Lessons from The Ad Contrarian

I spent the better part of last week soaking up the sun in Los Angeles while attending the semi-annual meeting of the Intermarket Agency Network (IAN), of which Lessing-Flynn is a member. I had the opportunity to meet Bob Hoffman, “The Ad Contrarian” … and my new advertising hero at a recent meeting. Bob runs an ad agency – Hoffman/Lewis – with offices in San Francisco and St. Louis. Bob isn’t your typical “the sky is falling, death of traditional media, it’s the digital way or the highway” doomsdayer. In fact, he’s quite the opposite. A few interesting facts:

• More than 98% of video is still watched on TV, not the internet. • 60% of social media “fans” will “like” a brand because they want a deal, not a relationship. • E-commerce equates to less than 5% of all purchases. • Mobile viewing of video consists of less than .2% of all video viewed. • Click-through-rates for Facebook ads are less than .05% • Households with Tivo watch live television 95% of the time.

Bob also calls out marketers who talk in what he calls “brand babble”. In fact, he makes a pretty convincing argument that the advertising world mutated with one little change in the English language. When “brand” mutated from a noun to a verb – the beginning of “brand babble”. Two telling examples:

The first, an excerpt from the book “Kellogg on Branding: by The Marketing Faculty of the Kellogg School of Business”

“The word brand has a tripartite etymology. One emphasis clusters around burning, with connotations both of fiery consummation and of banking the hearth. A second emphasis clusters around marking, with connotations of ownership and indelibility, as well as paradoxical allusions to intrinsic essence, whether of merit or stigma. A third emphasis clusters around the delivery of, or deliverance from, danger (stoke, anneal, cauterize; conflagration, possession, aggression). The brand embodies the transformative heat of passion, properly tended.”

The second … well, I think you’ll get it:

Finally, my favorite excerpt from Hoffman’s presentation. Did you know that Coca-Cola is failing? And Apple is failing and McDonald’s is failing and Proctor and Gamble and Geico are failing? I didn’t know that. Silly me. I thought they were doing okay. But it’s obvious. They have to advertise. Advertising is a failure.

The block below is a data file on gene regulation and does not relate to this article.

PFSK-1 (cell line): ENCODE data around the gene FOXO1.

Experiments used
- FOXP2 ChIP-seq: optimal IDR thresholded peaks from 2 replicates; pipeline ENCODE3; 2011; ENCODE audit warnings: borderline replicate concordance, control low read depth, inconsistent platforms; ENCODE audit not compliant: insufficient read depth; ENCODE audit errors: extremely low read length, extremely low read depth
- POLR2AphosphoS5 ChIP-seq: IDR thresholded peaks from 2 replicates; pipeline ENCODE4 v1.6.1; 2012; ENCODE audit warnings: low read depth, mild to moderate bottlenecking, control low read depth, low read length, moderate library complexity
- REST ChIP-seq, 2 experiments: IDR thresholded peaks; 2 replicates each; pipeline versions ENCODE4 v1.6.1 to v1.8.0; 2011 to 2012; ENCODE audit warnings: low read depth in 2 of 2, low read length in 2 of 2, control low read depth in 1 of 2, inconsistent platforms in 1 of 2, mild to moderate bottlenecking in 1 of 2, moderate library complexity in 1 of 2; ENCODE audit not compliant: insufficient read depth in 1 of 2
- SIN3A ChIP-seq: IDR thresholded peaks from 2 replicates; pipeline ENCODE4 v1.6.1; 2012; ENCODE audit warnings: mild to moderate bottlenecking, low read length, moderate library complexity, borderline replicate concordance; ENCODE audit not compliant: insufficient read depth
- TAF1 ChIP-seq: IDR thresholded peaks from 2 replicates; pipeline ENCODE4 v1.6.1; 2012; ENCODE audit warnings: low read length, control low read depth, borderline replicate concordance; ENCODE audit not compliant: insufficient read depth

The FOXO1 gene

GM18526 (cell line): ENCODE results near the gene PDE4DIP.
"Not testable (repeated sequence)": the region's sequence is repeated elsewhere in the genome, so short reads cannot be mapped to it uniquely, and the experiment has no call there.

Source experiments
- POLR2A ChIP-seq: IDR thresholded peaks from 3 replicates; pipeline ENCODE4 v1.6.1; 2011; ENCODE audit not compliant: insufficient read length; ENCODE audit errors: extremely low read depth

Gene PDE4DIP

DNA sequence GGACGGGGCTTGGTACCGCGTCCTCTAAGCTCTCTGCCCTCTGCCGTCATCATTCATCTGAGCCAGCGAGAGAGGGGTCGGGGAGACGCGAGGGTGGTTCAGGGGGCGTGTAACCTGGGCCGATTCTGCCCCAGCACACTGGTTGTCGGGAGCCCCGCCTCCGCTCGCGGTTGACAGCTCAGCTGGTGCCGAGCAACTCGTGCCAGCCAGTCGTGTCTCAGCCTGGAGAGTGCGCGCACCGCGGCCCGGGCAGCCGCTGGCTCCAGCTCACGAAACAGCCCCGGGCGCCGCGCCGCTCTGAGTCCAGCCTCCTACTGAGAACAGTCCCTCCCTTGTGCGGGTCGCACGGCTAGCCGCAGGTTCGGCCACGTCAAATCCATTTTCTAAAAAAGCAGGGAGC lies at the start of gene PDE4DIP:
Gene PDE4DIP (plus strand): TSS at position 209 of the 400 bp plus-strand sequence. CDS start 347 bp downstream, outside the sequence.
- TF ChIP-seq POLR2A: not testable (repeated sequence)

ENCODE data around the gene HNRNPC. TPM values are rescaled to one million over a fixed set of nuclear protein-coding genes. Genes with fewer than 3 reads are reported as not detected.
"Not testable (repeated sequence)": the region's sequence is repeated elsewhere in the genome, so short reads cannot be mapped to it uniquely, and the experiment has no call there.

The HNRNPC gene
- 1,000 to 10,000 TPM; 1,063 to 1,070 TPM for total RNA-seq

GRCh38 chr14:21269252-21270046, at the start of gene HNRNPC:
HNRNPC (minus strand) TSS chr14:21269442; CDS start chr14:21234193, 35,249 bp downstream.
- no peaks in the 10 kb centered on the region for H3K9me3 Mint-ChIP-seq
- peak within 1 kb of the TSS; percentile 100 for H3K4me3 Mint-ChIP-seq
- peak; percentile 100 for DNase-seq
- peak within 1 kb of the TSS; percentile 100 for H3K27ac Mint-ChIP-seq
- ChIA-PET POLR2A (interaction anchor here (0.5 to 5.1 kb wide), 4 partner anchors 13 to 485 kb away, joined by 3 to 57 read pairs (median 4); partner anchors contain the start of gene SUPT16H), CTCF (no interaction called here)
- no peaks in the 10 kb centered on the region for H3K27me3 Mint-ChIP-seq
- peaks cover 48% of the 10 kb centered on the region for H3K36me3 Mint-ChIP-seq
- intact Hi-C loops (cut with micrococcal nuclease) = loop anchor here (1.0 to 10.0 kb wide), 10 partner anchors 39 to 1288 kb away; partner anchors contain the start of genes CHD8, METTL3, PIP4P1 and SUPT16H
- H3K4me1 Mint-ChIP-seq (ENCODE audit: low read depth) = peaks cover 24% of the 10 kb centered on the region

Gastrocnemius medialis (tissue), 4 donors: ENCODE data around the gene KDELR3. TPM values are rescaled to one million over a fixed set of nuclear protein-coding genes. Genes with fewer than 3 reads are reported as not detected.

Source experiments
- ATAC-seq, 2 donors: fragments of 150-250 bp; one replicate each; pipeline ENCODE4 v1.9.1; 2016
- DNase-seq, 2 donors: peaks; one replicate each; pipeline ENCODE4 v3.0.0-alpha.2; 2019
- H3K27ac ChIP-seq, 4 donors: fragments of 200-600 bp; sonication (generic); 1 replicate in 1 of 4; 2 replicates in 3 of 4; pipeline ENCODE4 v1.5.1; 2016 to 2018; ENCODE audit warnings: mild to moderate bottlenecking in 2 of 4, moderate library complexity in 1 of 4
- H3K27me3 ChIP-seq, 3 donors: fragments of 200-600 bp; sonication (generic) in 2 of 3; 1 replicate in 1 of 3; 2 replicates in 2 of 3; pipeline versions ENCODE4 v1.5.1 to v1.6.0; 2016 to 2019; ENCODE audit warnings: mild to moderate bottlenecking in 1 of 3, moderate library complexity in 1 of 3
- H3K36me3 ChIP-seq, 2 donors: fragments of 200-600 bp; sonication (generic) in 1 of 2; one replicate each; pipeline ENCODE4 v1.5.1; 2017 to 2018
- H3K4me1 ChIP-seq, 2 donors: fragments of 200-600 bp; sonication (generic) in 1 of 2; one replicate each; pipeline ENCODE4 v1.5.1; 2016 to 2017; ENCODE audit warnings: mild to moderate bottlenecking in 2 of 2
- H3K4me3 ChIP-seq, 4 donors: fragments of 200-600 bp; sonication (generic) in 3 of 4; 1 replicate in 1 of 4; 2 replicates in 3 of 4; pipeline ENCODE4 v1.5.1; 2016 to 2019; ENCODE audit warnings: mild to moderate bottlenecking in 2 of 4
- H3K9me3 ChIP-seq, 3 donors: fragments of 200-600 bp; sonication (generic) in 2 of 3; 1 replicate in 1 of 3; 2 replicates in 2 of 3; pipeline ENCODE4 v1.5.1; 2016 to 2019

This is because according to our chattering experts, there is a new species of human being who have relationships with all the companies that make the products they use. And the only time companies need to advertise to these people is when their relationship is broken and failing.

You see, these new humans don’t buy things for practical reasons like, it works better, or it’s cheaper, or it looks nicer. It’s all about the relationship. So you needn’t bother telling them that your product works better, or is cheaper, or looks nicer. That’s just a sign of failure. It’s just a sign that your relationship is failing.

These new humans want a relationship with their peanut butter maker and their muffler manufacturer. They want a relationship with the company that makes their socks and their chairs. And their pickles, and their half-and-half, and their mayonnaise, and their cookies, and their tires, and their chewing gum, and their toothbrush, and their umbrella, and their dishwasher, and their napkins, and their toaster, and their gasoline, and their horseradish, and their dental floss, and their paper towels, ……and their golf balls, and their shoes, and their pillows, and their pencils, and their deodorant, and their books, and their nail clippers, and their furniture polish, and their frozen chicken strips, and their lamps, and their potting soil, and their bathing suits, and their glasses, and their clocks, and their fungicide, and their dishes, and their cat food, and their sun block….. and their cookie dough, and their motor oil, and their light bulbs, and their burglar alarm, and their ironing board, and their fire insurance, and their coffee filters, and their pillow cases, and their allergy pills, and their mouthwash, and their vacuum cleaner bags, and their shower curtains…

These new humans live in a wonderful world. It’s a world in which their minds are free to evaluate the relationships they have with all these companies. They don’t have to worry about their jobs, or their children, or how they’re going to pay the mortgage. They don’t need to wash their bath tubs, or have mammograms, or go to work, or apply for loans, or bail their kids out of juvenile hall, or fold the laundry, or take their parents to the doctor, or vacuum, or make dinner.

They have unlimited time to develop relationships with all the companies they buy from. It’s a wonderful world.

Want more? Buy the book for $7.95 here.